کنترل عفونت! گسترش پیام نام تجاری از طریق بازاریابی ویروسی
|کد مقاله||سال انتشار||مقاله انگلیسی||ترجمه فارسی||تعداد کلمات|
|217||2005||7 صفحه PDF||سفارش دهید||5814 کلمه|
Publisher : Elsevier - Science Direct (الزویر - ساینس دایرکت)
Journal : Business Horizons, Volume 48, Issue 2, March–April 2005, Pages 143–149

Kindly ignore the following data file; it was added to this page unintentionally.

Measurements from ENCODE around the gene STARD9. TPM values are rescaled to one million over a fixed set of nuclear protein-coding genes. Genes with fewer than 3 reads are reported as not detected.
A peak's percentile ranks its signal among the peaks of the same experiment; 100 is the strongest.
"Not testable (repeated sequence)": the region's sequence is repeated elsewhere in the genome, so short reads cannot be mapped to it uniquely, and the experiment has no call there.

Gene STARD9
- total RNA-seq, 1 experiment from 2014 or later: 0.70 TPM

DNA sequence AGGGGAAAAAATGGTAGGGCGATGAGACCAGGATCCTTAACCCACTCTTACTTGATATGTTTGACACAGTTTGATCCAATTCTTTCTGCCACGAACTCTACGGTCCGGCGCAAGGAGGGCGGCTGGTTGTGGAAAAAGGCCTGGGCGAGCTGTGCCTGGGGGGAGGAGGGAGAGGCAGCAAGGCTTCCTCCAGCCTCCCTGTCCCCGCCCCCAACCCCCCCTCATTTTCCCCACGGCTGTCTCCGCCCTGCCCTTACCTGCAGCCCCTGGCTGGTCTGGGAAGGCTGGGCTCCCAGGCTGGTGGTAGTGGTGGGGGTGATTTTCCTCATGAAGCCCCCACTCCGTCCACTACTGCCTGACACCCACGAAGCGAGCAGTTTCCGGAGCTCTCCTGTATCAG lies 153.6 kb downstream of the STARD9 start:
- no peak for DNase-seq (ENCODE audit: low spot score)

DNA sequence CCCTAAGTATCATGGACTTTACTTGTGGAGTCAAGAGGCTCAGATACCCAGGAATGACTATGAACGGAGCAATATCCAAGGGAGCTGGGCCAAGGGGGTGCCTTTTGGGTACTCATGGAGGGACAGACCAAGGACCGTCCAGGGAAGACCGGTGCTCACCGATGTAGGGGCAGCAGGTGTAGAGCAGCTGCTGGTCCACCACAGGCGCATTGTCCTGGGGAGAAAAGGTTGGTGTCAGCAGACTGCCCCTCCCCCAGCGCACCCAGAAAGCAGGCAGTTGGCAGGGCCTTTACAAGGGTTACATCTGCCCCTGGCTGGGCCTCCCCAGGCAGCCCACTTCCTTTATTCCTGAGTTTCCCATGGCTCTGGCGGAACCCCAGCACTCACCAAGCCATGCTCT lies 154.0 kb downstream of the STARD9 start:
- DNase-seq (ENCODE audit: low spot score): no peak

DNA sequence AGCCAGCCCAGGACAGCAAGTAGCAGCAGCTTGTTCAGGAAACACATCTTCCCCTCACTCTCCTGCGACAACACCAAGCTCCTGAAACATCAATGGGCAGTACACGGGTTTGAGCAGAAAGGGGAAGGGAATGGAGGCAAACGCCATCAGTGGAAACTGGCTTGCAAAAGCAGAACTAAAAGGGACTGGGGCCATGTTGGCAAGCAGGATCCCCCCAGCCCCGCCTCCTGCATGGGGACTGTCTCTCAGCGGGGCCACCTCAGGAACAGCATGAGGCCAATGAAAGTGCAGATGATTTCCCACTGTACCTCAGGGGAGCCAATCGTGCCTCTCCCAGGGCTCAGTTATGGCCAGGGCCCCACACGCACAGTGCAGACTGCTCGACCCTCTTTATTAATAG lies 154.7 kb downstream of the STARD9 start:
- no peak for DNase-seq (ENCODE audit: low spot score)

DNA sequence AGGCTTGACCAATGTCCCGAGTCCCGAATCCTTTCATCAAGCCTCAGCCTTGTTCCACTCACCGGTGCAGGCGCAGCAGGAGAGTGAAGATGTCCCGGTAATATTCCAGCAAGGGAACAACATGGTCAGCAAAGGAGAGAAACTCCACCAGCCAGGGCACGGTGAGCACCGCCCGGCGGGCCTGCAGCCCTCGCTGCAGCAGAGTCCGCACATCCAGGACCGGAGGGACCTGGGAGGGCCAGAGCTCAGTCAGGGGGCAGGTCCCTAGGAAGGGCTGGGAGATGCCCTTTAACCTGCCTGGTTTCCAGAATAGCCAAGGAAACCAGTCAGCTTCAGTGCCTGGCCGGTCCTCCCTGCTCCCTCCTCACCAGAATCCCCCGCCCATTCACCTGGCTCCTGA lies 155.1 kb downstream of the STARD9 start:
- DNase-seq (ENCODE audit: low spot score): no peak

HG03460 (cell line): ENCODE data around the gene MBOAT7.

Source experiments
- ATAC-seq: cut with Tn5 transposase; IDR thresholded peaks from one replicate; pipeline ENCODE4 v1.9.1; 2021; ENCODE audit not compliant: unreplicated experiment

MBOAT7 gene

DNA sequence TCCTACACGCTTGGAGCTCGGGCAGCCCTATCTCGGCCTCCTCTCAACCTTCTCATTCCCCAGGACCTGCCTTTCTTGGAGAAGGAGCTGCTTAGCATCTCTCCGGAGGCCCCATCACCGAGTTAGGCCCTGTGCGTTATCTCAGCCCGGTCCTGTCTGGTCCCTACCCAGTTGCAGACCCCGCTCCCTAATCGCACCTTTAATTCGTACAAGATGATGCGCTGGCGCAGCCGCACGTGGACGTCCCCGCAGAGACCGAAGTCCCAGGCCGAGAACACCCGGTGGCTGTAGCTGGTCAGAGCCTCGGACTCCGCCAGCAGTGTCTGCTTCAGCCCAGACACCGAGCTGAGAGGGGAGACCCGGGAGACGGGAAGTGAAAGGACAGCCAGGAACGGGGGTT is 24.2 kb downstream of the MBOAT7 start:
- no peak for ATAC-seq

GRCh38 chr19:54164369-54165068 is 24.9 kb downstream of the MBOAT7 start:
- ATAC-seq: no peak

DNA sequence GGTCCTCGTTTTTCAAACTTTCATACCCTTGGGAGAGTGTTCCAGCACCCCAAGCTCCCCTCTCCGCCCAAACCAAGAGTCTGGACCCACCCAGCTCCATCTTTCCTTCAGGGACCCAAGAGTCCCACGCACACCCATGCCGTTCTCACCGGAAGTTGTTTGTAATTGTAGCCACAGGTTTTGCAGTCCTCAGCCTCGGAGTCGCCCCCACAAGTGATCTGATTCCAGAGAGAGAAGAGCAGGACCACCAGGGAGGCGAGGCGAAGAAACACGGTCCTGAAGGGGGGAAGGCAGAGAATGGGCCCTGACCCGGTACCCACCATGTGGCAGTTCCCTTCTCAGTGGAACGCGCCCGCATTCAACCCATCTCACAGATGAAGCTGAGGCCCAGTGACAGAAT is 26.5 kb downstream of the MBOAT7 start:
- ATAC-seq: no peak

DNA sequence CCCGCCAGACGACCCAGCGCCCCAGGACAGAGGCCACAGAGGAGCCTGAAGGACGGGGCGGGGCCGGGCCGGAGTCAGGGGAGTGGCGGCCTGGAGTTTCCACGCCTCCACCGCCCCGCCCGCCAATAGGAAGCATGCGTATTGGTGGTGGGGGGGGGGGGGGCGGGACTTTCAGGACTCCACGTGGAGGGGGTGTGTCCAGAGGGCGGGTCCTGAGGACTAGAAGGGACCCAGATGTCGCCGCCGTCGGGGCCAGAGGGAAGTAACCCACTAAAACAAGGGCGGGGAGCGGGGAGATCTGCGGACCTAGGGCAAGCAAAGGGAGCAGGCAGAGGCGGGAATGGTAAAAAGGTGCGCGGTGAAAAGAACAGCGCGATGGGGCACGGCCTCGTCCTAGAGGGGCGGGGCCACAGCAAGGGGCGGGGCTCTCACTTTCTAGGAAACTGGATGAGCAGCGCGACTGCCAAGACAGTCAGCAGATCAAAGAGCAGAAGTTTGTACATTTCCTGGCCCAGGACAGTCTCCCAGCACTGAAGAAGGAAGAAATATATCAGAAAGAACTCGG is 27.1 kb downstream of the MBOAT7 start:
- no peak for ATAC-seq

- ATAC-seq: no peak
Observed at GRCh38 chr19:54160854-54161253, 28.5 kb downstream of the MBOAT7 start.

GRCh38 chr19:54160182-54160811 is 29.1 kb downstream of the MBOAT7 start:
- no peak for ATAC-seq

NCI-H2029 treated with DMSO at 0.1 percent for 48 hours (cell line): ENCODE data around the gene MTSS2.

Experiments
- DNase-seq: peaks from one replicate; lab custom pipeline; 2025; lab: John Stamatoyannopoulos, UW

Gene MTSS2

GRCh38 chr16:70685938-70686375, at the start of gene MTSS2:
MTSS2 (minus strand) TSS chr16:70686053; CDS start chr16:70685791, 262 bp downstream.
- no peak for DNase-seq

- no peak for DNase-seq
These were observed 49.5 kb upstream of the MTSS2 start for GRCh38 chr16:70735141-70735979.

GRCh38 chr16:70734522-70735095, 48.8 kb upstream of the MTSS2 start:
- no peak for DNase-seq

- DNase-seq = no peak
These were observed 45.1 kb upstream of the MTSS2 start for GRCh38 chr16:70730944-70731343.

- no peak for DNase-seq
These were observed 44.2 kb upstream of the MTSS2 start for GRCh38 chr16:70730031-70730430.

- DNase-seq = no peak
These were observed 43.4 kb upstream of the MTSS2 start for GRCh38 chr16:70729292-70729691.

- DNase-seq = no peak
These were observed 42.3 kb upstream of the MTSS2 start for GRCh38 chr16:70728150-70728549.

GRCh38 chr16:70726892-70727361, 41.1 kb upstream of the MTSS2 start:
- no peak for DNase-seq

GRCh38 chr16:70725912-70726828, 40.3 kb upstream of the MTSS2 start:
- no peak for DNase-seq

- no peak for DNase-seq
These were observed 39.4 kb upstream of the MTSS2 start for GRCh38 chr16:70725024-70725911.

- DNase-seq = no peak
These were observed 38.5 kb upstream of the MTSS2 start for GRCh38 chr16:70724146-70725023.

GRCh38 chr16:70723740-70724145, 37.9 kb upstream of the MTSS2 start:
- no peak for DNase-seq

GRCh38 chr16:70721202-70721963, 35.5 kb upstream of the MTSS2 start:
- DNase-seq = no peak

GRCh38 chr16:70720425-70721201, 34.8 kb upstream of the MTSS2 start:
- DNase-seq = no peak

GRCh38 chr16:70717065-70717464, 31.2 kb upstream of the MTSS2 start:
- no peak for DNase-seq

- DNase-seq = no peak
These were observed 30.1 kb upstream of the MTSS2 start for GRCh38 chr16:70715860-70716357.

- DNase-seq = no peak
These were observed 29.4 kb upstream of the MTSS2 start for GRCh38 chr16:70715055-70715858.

Viral marketing uses electronic communications to trigger brand messages throughout a widespread network of buyers. The process is often portrayed as a random ground-up phenomenon over which marketers have little control. But an examination of successful viral marketing cases identifies a number of strategies underpinning this chaotic phenomenon, providing insight into how marketers can use it to position their brands, change their image, and increase adoption rates. Successful viral marketing campaigns are comprised of an engaging message that involves imagination, fun and intrigue, encourages ease of use and visibility, targets credible sources, and leverages combinations of technology.